This is an exciting time no doubt, but before you can tackle work projects with gusto and become besties with your coworkers, you’ve got to deal with this ball and chain (erhm, the house you enthusiastically bought a few years ago), head on. That’s not to mention the million planning details that go into pulling off a challenging move.
Real estate experts who know how to get a home on and off the market fast recommend a game plan (which we’ll lay out here) to sell your home for a job relocation tailored to your timeline with efficiencies built into every step of the way.
Don’t sweat: there’s a new city, incredible career opportunity, stinky communal office fridge, and desk with your name on it all waiting for you…you just need to get there in time for your start date.
Ask your employer about job relocation assistance
If your new employer hasn’t mentioned relocation benefits, now’s the time to ask about them!
Put on your negotiator hat, and get ready to talk numbers. According to an Atlas Van Lines survey of 408 relocation professionals, 9 of 10 companies reimburse or pay some relocation costs for their employees.
What’s included in a relocation package?
You may have options, including coverage for:
- Costs of travel
- Shipment of belongings to your new residence
- Professional Movers
- Temporary housing/rentals
- Costs associated with selling your old home and buying a new one
- It’s unlikely—but some employers pursuing high-level recruits will even offer to buy your house after getting an appraisal of its fair market value
Start by inquiring about what’s available for relocation assistance, and negotiate a package just like you would your salary. Accepting your new position doesn’t have to be contingent upon relocation benefits, but you can include them in discussions about compensation.
Even if your employer doesn’t have a formal relocation policy, bring a proposal to the table with specific dollar amounts for what your move is likely to cost. This is when calculating your anticipated moving expenses is a good idea, especially if your employer is offering any assistance upfront.
Moving costs vary drastically depending on how much stuff you have, the distance of your move, which moving services you need, and the time of year. According to the American Moving & Storage Association, the cost of a full-service move can range between $550-$12,000.
Use this online moving costs calculator to get an estimate, and keep track of every expense and receipt associated with the move (this will also come in handy for tax season, and we’ll explain that more below).
If your turnaround time is tight, you may have extra leverage with your employer. Do your research and get an offer from your company in writing.
Schedule out movers for your job relocation the moment know your start date
Once you’ve agreed to a start date, you’ve got a hard moving deadline to meet. The earlier you can schedule out professional moving help, the better (now’s not the time to try and DIY all the heavy lifting). Movers book up fast, especially in the summer months.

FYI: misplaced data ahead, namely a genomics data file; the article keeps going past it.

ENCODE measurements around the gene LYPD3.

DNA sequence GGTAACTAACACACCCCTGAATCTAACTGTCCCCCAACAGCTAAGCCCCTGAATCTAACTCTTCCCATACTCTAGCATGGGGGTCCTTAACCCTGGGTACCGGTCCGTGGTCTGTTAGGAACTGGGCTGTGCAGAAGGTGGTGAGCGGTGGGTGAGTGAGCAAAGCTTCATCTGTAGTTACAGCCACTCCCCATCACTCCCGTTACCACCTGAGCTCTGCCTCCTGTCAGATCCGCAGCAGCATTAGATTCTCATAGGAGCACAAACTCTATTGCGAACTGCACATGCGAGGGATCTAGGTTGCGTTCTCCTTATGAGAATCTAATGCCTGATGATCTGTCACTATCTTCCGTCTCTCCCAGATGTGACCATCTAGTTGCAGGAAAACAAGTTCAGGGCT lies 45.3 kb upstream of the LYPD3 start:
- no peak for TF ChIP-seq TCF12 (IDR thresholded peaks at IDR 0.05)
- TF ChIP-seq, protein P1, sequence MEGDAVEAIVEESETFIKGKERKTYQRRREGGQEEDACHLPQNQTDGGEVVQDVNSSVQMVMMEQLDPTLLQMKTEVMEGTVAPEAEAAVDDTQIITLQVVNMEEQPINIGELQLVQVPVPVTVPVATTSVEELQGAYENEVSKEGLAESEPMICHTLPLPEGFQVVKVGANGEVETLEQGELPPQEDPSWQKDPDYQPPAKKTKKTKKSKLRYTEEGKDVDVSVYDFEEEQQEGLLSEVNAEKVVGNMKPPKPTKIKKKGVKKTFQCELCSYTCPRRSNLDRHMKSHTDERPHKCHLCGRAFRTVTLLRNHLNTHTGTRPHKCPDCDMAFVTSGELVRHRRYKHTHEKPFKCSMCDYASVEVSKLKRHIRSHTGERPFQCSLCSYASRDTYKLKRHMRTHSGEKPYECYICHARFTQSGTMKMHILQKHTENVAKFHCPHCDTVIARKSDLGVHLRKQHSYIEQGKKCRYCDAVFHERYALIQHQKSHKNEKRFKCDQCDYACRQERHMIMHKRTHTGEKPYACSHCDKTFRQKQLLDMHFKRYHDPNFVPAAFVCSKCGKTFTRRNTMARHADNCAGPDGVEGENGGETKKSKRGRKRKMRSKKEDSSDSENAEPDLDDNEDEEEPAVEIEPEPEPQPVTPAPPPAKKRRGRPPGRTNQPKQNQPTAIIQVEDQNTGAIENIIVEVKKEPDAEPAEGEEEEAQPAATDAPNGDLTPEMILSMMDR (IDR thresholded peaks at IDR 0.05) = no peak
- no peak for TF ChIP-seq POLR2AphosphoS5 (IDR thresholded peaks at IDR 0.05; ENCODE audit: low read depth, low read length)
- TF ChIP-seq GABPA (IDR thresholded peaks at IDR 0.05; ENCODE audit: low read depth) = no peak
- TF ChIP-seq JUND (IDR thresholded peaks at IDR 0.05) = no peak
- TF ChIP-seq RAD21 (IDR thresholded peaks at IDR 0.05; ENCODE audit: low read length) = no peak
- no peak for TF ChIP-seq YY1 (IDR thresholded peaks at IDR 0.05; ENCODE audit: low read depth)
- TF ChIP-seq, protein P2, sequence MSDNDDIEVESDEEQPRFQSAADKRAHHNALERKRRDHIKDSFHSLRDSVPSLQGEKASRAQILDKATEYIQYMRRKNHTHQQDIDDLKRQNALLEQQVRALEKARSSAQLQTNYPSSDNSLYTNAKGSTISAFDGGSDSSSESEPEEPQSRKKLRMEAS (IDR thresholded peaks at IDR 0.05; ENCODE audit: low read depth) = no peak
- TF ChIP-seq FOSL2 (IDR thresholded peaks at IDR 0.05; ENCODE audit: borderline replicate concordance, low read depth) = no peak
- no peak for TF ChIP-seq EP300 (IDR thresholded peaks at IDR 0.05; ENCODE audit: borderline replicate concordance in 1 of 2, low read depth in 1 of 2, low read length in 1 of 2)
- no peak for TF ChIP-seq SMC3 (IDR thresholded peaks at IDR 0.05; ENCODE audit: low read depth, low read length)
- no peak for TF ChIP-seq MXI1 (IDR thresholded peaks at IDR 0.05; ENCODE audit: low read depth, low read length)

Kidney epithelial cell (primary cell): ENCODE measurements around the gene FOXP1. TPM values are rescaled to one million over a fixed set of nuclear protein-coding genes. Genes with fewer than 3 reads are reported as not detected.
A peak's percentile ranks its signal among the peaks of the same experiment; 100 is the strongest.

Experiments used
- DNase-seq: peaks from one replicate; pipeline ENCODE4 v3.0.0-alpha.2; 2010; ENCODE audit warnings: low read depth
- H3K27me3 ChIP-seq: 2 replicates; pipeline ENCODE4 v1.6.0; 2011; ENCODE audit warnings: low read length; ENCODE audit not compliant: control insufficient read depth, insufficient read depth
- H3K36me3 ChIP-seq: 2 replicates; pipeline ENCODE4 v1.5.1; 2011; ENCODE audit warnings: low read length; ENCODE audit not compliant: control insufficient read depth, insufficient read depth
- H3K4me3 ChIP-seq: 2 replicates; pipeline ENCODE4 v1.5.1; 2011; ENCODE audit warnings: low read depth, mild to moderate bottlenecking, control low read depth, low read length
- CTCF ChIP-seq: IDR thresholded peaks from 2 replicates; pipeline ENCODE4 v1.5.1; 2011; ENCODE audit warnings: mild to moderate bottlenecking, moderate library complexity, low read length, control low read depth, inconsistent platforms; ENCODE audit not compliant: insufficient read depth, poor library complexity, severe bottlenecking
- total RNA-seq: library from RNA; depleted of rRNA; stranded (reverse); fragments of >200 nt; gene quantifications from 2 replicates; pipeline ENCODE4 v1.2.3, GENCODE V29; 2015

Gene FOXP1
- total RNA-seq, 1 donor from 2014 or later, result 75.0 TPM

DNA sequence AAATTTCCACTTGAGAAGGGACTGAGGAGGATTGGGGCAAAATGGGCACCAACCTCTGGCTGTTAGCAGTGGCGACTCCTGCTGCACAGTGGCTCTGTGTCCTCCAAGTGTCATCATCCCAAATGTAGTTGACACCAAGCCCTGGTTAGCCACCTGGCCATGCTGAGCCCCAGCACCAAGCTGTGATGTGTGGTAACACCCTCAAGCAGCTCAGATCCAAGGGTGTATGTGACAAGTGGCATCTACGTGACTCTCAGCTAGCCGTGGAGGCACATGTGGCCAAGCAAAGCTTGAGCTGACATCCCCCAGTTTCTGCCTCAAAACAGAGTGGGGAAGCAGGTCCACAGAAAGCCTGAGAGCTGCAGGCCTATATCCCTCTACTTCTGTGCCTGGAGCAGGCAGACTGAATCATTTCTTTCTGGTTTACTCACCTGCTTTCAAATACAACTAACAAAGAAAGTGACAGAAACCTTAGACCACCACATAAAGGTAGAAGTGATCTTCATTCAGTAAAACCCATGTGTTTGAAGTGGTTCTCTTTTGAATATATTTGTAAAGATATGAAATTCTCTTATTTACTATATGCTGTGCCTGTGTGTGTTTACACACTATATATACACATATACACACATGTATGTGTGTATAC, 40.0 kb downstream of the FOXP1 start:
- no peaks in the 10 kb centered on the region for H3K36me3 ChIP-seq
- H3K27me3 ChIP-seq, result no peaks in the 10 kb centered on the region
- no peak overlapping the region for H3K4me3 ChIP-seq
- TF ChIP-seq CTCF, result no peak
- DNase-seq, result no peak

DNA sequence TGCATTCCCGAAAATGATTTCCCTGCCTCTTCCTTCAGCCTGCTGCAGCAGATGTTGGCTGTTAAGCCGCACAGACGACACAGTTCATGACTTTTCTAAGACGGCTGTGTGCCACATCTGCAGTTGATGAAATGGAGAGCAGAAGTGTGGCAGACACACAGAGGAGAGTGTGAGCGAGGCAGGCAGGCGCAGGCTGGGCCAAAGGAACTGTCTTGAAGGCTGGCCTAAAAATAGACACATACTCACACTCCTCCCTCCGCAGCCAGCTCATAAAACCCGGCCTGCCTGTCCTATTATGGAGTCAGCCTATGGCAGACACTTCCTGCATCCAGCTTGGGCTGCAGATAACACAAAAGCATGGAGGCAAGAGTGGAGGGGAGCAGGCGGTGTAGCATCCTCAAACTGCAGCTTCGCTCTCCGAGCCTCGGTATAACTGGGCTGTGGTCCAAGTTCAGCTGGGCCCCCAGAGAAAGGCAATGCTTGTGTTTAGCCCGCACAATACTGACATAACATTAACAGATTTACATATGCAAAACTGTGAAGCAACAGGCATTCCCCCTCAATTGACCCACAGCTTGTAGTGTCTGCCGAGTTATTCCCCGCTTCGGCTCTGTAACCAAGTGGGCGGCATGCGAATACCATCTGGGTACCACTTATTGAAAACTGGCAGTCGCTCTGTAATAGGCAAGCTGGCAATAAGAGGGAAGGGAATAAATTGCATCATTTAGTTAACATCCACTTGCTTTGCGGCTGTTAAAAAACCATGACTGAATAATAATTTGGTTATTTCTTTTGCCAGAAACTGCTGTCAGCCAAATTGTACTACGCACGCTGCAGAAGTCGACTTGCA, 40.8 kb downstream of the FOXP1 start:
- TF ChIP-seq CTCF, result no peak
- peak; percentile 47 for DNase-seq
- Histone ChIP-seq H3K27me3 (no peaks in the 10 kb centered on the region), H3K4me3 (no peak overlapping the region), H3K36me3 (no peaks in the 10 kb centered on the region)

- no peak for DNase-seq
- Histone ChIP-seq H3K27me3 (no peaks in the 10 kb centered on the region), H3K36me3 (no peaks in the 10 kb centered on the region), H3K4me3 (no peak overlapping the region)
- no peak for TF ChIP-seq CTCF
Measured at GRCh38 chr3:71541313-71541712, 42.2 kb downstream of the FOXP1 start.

According to Move.org, the best interstate moving companies are:
- Best Interstate Moving & Storage, whose reps act as your advocates as you navigate between different companies within its network
- Allied, which is known for its in-home moving estimates and customer service
- northAmerican Moving Services, which stands out for its online experience (and has good customer service, but it’s not as strong as the first two, according to move.org)
- When you interview movers, be sure to ask them about their liability coverage (what happens if they damage any of your belongings?) and check their license here.
Decision time: How to Sell Your House Fast for a Job Relocation?
Remember when you were a wee little renter and could just break a lease, pick up your stuff and go?
Ahh, those were the days.
You’ll be glad, though, to get that nice windfall of cash from your home sale, once you get past the logistical challenge of selling it on a tight timeline. To do that, you’ve got a couple of options:
1. Hire a top real estate agent with a reputation for top dollar
If you’re in a hurry, a real estate agent with a proven record of selling homes quickly can be a godsend.
The top 5% of real estate agents sell homes at least 10 days faster (and for $100,000 more) than the average agent, according to HomeLight data. That’s because they can read the market, price a home to sell, whip a home into shape, and bring buyers to the sale through their massive network.
HomeLight gathers real estate transaction data to identify these top performing real estate agents all over the country based on their actual transaction history.
Carey Lambert, a top real estate agent with more than 20 years of experience in the Greater New Orleans area, says that sellers on short timelines have to focus on issues that are likely to turn buyers off immediately and fix them up for showings.
“Homes are very personal to people,” she says. “They may like loud colors whereby the market doesn’t. It doesn’t respond well to that, so things of that nature, I would go through with the homeowner and try to remove any objections that might be in the home,” to get the home sold fast.
With an agent managing the logistics of your sale, you can focus on getting packed and ready for your big move.
2. Sell to an investor for speed and convenience
Marketing, staging, showings… you look at your calendar and think, there’s no time for any of that!
If you’re operating on a crazy two to a three-week timeline (or tighter!) to get to that new job, you’re looking for a fast, no fuss home sale. In that case, you could sell your home to an investor and potentially close in days.
Companies like Breyer Home Buyers buy properties directly from homeowners (then fix them up and put them back on the market).
In general, you should expect to get less on your home than you would if you were to sell the traditional way with a top real estate agent. You’re trading a cut to your bottom line for the guarantee of speed and convenience, but in the case of selling for a job relocation, this might be a deal you’re gladly willing to make.
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Tips for speeding up your home sale
Get the price right so your listing doesn’t linger
It’s important to work closely with your agent to price your home. Agents have deep knowledge of how other properties are selling in your neighborhood as well as buyer preferences and other area characteristics like schools, restaurants, and walkability.
The first thing they’ll do is prepare a comparative market analysis (CMA), which looks at similar properties around your home to determine an initial asking price. A CMA will include data points like: